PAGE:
了 at the end of the sentence is used in a number of different cases, most commonly to express a change of state.

In many cases, it's meaning is similar to putting a 现在 into the sentence. Like "筷子了"  -> "I can now use chopsticks." (I couldn't before.)

"我三十分钟" would mean "I've now searched for her for 30 minutes" (the "了 ... " structure is used to describe an ongoing action, I know it's confusing but the first 了 here does not mean that the action is completed).

I'm not sure if the sentence only with one 了 in the end ("我三十分钟") would many any sense, I'd rather think it doesn't. But maybe someone whose Chinese is better than mine can answer this.

 

One more thing, better avoid separating the characters by spaces. It's clear what you're trying to do, but it looks weird. :P

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Thanks a lot for your answer. I'm studying alone and I really have nobody to ask about these things.

So, it seems that while it is stressed that to have a certain order of words is highly important in Chinese, there are some possibilities to change the place of the object.

My study book speaks of an aspect particle (when 了 is after the verb) and a modal particle (when 了 is after the sentence) but I have not known so far that aspect particle refers to a completed action (my book seems to be a bit vague regarding to this). So your clarification was really useful.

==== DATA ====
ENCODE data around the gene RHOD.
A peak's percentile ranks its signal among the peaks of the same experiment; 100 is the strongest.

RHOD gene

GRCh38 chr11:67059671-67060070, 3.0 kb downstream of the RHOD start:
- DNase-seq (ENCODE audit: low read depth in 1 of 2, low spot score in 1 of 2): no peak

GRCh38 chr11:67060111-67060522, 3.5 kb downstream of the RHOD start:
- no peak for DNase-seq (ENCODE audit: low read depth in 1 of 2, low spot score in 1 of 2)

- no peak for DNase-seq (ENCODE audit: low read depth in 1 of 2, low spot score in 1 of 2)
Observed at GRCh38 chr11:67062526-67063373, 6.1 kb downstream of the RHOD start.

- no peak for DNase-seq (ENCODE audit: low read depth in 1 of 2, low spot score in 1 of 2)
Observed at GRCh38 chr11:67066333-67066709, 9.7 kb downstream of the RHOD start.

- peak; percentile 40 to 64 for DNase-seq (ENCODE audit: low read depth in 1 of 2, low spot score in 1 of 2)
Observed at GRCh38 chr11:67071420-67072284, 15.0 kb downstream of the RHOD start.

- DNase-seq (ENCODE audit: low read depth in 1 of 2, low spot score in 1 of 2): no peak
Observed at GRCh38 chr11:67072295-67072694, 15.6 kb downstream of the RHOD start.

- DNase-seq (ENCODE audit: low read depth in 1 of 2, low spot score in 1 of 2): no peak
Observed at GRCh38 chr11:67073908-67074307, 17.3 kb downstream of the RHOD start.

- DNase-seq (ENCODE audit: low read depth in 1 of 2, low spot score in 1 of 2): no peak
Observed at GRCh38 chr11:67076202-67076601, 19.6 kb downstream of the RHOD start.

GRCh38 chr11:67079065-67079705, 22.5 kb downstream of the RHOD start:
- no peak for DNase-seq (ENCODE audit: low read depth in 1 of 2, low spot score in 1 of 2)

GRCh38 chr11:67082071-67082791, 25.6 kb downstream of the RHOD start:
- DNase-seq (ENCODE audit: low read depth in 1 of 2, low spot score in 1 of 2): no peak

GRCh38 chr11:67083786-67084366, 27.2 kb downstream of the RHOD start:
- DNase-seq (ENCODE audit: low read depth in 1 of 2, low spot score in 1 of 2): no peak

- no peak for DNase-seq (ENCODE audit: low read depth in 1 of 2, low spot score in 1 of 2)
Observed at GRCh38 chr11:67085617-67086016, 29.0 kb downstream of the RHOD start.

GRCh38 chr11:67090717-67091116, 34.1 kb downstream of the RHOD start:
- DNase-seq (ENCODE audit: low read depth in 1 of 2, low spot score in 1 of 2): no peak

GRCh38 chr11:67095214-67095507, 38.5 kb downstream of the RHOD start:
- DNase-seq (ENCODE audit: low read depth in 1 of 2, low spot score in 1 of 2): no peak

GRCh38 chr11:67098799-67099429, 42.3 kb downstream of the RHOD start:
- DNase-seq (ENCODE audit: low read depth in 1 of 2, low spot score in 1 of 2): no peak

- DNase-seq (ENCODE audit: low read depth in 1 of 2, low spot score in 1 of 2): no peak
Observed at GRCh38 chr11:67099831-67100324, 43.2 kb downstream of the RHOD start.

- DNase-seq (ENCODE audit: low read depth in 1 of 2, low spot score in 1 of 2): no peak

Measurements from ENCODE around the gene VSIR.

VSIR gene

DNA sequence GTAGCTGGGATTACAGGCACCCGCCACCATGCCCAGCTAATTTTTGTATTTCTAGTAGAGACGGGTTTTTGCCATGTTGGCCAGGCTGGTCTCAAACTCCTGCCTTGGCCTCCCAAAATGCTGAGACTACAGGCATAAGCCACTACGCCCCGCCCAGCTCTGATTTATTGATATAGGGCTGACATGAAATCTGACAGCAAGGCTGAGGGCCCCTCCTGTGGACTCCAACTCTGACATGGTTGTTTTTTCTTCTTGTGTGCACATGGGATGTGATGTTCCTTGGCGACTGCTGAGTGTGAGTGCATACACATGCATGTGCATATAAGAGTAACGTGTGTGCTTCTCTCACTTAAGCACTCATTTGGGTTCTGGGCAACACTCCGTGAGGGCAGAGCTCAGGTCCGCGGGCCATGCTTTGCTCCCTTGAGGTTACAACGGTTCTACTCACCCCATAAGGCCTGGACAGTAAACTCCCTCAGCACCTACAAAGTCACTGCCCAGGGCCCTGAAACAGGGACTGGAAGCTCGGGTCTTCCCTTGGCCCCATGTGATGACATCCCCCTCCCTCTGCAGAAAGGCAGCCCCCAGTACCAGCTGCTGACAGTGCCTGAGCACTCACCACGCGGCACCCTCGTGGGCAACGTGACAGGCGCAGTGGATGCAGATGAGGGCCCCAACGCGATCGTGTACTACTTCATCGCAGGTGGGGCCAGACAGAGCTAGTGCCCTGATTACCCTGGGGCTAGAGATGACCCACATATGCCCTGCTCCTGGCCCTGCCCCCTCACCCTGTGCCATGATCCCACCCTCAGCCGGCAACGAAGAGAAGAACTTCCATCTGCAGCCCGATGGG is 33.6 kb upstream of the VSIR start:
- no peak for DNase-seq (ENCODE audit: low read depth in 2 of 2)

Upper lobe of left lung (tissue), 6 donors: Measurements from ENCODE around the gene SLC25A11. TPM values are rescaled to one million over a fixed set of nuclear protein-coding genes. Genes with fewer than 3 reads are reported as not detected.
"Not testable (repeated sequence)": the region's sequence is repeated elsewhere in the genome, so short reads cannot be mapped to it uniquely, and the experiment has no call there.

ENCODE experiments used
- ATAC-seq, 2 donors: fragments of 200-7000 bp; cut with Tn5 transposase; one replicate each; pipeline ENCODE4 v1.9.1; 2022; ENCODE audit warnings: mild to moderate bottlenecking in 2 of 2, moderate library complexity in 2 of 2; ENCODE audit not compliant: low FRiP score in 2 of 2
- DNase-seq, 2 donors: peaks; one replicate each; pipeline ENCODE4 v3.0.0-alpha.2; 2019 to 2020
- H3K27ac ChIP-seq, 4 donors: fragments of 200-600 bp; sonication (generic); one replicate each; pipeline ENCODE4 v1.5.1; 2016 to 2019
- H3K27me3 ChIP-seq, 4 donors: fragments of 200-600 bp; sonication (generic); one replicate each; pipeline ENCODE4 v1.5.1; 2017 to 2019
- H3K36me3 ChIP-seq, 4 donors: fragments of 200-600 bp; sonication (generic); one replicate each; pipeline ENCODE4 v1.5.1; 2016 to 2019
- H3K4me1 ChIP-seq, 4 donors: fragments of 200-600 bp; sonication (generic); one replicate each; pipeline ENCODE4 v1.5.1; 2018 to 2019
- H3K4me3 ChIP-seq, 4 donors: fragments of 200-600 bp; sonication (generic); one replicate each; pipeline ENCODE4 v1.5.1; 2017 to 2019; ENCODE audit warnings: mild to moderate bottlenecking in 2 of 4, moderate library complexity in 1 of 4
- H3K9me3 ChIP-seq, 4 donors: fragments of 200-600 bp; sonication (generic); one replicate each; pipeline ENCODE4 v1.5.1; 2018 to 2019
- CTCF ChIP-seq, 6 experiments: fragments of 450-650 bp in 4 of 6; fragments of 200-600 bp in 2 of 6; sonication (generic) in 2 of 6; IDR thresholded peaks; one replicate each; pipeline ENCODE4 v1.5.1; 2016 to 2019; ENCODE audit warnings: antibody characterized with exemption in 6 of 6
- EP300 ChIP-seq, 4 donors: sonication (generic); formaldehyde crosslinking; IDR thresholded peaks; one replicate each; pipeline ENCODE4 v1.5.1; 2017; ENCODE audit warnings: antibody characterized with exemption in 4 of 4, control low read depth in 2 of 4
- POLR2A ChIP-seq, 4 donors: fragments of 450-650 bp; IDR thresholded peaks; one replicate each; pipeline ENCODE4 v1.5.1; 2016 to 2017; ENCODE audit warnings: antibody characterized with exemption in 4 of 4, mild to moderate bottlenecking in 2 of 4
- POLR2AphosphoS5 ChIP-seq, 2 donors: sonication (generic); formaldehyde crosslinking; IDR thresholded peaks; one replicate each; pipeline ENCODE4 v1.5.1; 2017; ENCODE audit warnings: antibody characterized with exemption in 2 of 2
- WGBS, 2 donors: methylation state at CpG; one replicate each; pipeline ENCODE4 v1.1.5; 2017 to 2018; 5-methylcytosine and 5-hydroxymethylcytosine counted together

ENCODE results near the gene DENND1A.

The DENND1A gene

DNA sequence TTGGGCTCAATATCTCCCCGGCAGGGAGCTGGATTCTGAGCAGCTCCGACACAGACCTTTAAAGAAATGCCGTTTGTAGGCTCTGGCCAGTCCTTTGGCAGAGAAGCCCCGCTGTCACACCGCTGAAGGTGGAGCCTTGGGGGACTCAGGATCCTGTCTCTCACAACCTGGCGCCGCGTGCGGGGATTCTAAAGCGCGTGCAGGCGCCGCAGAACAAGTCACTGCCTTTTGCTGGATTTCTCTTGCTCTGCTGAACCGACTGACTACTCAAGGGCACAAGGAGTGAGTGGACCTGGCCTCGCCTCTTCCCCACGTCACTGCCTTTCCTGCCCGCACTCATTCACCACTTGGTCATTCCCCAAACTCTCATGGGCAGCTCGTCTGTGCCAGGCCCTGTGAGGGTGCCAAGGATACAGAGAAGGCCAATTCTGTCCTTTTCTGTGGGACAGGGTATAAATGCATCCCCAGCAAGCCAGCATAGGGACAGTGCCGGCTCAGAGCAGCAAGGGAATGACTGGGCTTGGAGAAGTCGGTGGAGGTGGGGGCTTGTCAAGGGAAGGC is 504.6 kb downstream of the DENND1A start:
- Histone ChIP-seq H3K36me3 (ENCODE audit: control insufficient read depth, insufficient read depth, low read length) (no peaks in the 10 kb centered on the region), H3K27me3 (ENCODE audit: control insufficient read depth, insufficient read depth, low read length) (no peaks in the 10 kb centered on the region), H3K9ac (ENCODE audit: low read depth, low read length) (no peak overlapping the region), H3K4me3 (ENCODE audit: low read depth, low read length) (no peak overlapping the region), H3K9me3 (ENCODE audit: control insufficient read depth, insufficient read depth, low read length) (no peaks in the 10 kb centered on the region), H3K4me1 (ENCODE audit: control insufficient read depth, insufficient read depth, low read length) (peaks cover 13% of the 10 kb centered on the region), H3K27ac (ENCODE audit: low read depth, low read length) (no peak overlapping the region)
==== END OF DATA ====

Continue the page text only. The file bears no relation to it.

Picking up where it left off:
Now I realize that my study books uses spaces between characters because it has always pinyin running under them (and since pinyin takes more space, some spaces between characters are necessary). I have not read texts outside my study book yet and actually, it feels weird that there are no any spaces. Isn't it difficult to distinguish compound words from single character words?

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Oh, I forgot that troublesome sentence. It seems that I had copied it correctly from my book (so it has ...) So, this remains open, whether there's a mistake in my book or not.

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Now I realize that my study books uses spaces between characters because it has always pinyin running under them (and since pinyin takes more space, some spaces between characters are necessary). I have not read texts outside my study book yet and actually, it feels weird that there are no any spaces. Isn't it difficult to distinguish compound words from single character words?

 

There'll definitely be cases in which you'll be fooled into mentally separating two characters when they shouldn't be separated, or vice-versa. In most of these cases, you'll notice the problem, as the sentence that you'll end up with will just be nonsense. But in some cases, a sentence can have two different meanings, depending on where you separate the characters into words. It's one of the things that make Chinese so interesting! :P

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  • 2 weeks later...

 

"我三十分钟" would mean "I've now searched for her for 30 minutes" (the "了 ... 了" structure is used to describe an ongoing action, I know it's confusing but the first 了 here does not mean that the action is completed).

I'm not sure if the sentence only with one 了 in the end ("我三十分钟") would many any sense, I'd rather think it doesn't. But maybe someone whose Chinese is better than mine can answer this.

 

I'm no authority, but I like to watch 非诚勿扰 a lot, and I've heard 孟菲 use the "了.....了" structure with only one 了 at the end; I'd say his Chinese is pretty good.